Having an ally close by who understands how awful the zinging relative is also helps. If you can find someone with whom to exchange knowing glances when meanness starts, you have a great way to find some insulation. Finding willing allies is an art unto itself though; don’t be hurt if a spouse or immediate family member is unable to join forces with you. Seek out another ally instead, even if it has to be someone remote, over e-mail or the phone.
Another way to create insulation is via a mantra, like “she’s so awful, she’s so awful.” Focusing on the mantra makes it more likely that you can ride through the anger and hurt until a better feeling comes along.
The main thing to remember, when seeking creative ways to create emotional insulation, is that it helps to fully accept how truly awful family members can be. When we don’t want to know or accept the awfulness, we are more vulnerable. Being vulnerable can lead to some pretty disappointing doozie situations.
CREATE A “SCENE”
Zingers and intense doozies, tension and over-stimulation, in combination with over-eating, alcohol or being tired, can sometimes lead families to astonishing heights of screaming, yelling, crying and what could indisputably be called a “scene.”
Having a scene is very scary and upsetting to families. Guilt, remorse, rage, and regret can set in only moments after voices have been raised. Some families start to think of themselves very badly as a result of a blow-up and become filled with a sense of despair. They think “why can’t we be like other, normal families”” or “our whole holiday is ruined” or “we can never be happy.”
While it may not be possible to avoid the emotional hijacking that can occur in light of the depth of feeling and the psychological history that belies most real doozies, it may be possible to prevent the all too common descent into despair. This is achieved by remembering that most families have unexpected scenes, and that there is absolutely no proven correlation between having scenes and being a terrible family. In fact, it is sometimes the closest families who have the most intense feelings about each other. Remember: deep feelings can’t always be swept under the rug; life is a process.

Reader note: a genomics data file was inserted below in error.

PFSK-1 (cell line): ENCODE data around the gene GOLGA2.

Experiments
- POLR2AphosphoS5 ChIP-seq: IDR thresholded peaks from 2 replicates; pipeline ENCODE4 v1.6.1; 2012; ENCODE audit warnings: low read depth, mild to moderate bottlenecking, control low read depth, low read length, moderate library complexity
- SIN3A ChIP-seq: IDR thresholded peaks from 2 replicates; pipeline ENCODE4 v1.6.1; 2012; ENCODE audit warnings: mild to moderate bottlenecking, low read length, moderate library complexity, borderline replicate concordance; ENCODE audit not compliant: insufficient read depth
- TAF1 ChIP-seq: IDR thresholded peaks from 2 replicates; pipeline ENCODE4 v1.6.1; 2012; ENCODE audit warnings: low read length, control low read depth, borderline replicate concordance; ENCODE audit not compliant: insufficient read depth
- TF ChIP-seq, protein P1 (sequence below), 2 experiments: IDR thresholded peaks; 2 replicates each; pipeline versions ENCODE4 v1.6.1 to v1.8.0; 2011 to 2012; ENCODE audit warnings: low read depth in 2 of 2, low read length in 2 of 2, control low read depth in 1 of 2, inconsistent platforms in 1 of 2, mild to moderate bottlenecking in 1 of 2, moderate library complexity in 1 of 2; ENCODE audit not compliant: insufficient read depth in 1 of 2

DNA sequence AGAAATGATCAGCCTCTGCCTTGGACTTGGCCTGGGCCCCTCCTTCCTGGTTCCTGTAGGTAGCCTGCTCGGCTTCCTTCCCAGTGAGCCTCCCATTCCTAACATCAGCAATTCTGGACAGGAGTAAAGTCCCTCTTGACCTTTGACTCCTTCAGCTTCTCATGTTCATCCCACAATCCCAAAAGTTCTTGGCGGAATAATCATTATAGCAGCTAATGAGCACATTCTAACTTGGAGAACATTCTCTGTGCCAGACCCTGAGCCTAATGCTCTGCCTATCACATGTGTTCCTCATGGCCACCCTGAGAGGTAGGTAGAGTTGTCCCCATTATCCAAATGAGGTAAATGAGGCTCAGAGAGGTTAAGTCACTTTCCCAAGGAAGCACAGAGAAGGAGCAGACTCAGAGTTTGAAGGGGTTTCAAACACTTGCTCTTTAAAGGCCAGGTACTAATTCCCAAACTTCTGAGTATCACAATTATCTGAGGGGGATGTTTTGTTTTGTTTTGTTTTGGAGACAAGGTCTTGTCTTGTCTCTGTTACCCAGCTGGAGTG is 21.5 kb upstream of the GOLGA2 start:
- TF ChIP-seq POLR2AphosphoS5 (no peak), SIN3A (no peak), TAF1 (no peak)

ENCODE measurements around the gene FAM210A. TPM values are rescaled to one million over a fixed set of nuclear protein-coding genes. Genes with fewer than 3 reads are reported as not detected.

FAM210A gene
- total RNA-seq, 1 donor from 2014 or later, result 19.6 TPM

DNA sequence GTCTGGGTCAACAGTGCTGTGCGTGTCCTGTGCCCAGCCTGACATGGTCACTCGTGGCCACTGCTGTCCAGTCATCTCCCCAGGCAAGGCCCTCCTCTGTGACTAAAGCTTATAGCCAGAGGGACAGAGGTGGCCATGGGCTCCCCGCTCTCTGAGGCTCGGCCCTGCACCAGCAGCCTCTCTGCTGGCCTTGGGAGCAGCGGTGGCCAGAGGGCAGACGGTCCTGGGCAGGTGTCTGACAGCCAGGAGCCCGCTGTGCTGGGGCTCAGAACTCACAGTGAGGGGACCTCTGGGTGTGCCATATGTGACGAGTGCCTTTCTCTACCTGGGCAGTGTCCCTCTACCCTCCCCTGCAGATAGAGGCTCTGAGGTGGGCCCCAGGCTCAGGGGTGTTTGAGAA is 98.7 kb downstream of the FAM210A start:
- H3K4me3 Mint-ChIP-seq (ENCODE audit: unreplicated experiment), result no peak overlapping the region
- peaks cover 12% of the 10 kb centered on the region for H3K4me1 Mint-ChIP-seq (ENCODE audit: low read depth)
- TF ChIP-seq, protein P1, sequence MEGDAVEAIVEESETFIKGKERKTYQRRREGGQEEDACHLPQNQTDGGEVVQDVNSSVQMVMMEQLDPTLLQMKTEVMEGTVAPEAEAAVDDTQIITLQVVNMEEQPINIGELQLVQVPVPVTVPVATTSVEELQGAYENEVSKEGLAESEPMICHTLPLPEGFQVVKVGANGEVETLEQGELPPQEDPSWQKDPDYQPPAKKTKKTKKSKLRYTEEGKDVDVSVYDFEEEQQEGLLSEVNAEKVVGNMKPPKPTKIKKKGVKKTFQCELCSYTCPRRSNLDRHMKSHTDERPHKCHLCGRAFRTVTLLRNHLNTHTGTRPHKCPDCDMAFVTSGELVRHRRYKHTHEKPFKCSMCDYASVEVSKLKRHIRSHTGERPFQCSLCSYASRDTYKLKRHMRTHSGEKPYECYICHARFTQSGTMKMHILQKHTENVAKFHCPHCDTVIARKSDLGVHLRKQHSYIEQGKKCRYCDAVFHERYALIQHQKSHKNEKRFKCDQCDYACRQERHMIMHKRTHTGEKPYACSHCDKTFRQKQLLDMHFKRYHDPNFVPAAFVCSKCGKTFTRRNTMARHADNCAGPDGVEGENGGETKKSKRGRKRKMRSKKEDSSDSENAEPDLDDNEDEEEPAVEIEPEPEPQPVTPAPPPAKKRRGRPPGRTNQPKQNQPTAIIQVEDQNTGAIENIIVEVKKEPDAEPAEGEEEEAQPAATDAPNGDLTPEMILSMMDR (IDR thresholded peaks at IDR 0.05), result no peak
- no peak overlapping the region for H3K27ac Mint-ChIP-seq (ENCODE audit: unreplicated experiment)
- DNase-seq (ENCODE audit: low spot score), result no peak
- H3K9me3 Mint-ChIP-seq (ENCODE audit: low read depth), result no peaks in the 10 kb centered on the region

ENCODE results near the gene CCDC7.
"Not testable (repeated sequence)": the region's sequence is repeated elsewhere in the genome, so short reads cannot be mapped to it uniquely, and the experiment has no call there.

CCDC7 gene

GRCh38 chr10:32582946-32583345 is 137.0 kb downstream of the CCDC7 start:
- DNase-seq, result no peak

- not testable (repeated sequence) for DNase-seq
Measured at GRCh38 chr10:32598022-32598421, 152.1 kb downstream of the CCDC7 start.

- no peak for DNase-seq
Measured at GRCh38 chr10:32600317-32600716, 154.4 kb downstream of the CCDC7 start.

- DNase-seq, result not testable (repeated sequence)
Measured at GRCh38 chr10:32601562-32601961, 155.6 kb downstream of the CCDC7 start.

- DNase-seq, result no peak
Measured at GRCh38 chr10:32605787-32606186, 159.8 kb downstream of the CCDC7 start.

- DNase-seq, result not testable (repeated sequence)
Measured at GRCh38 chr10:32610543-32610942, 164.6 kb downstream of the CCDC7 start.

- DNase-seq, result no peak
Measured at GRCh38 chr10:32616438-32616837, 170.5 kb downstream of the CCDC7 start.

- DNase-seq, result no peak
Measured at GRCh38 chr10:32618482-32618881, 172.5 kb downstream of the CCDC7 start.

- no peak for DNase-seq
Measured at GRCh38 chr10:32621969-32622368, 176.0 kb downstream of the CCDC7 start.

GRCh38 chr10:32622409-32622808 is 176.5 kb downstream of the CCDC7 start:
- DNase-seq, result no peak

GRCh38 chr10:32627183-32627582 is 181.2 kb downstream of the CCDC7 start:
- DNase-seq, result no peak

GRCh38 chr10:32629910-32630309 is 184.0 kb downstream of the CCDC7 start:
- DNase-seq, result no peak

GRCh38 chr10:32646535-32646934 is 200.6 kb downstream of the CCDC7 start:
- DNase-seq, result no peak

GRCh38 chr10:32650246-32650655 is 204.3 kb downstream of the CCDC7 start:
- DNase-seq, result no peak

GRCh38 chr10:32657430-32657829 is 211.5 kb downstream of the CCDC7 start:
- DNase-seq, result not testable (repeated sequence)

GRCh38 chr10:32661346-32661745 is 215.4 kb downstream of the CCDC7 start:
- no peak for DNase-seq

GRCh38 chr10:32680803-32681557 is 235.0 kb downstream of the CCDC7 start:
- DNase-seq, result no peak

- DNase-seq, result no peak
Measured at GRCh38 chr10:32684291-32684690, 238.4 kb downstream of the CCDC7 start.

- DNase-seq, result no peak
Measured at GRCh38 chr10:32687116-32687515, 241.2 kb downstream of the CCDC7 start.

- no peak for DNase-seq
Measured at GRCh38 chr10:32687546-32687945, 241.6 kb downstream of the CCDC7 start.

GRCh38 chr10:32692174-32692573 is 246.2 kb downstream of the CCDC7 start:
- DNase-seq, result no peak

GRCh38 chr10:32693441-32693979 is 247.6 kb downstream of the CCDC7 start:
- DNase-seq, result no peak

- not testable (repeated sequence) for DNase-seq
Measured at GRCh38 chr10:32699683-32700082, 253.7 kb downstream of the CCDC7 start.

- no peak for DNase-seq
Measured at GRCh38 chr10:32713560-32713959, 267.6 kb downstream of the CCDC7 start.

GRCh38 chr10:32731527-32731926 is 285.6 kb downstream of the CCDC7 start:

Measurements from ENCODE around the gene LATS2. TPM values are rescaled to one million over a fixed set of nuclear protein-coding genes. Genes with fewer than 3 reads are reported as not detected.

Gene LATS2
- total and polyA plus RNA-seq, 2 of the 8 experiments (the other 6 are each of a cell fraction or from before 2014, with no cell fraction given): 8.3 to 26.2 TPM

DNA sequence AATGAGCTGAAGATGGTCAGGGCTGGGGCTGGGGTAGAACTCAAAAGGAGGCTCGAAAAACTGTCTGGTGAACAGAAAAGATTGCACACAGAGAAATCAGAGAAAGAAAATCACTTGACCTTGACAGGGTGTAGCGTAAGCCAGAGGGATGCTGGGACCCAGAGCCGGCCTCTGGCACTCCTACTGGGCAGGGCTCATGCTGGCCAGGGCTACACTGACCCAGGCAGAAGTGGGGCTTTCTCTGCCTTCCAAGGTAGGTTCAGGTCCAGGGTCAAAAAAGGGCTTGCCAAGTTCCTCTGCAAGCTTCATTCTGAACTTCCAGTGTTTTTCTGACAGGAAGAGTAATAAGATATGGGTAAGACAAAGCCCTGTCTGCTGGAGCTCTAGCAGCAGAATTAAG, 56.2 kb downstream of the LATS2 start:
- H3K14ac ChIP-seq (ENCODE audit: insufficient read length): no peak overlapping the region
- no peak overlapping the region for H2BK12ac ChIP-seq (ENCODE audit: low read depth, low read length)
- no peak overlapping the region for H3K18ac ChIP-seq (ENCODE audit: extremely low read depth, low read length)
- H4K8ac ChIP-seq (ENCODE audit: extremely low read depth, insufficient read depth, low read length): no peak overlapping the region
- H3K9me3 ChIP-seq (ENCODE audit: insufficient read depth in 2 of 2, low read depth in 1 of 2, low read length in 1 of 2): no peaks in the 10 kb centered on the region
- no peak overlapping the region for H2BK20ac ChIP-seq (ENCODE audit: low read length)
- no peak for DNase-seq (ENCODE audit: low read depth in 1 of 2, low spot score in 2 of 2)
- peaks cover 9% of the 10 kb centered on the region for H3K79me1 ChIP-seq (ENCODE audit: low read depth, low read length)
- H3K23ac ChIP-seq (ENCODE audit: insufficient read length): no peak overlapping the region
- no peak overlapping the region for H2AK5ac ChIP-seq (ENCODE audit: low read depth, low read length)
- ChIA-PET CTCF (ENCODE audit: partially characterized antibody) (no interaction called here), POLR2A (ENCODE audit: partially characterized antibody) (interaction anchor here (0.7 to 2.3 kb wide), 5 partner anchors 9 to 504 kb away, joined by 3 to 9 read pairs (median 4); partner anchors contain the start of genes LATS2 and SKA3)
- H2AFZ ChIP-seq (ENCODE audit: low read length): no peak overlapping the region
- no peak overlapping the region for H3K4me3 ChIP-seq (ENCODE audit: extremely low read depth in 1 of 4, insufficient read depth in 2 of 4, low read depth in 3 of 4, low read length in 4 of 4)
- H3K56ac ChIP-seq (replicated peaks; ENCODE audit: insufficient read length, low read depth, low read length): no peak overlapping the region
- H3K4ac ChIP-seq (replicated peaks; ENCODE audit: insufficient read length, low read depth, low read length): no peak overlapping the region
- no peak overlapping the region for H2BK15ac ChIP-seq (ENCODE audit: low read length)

Sometimes, a real doozie of a scene can lead to amazing results in a family, especially when the people involved can come to finally understand the depths of their feelings for each other. The way to facilitate this possibility is to try and talk about what happened.
The time and place to process a doozie or a scene is generally when the intensity of the emotion has quieted and the ability to reason has been restored. Unfortunately, talking is not possible in many families. Worse, it isn’t always immediately productive. If talking doesn't lead to understanding, it may just produce another unpleasant, painful fight.
Eventually, however, if at least one person involved in a doozie or a scene is able to understand or effectively explain what happened emotionally, the relationship can come out ahead. There is nothing like feeling understood and loved by a person who has screamed and yelled at you, called you all sorts of names, or dismissed you ruthlessly. That is real intimacy.
So whether you are simply excited and ready for the discombobulating event of a welcome family reunion, or you struggle against a potentially devastating doozie that could ruin your entire holiday, remember that you always have at your disposal the ability to think. With thought we have a welcome shelter from the inevitable escalation of feeling. With thought, we can better prepare for what will come. We can better insulate ourselves in a challenging moment or process things afterwards. So devote some thought to yourself, your friends and relatives before, during and after your gathering and your chances of being less crazed will most certainly increase.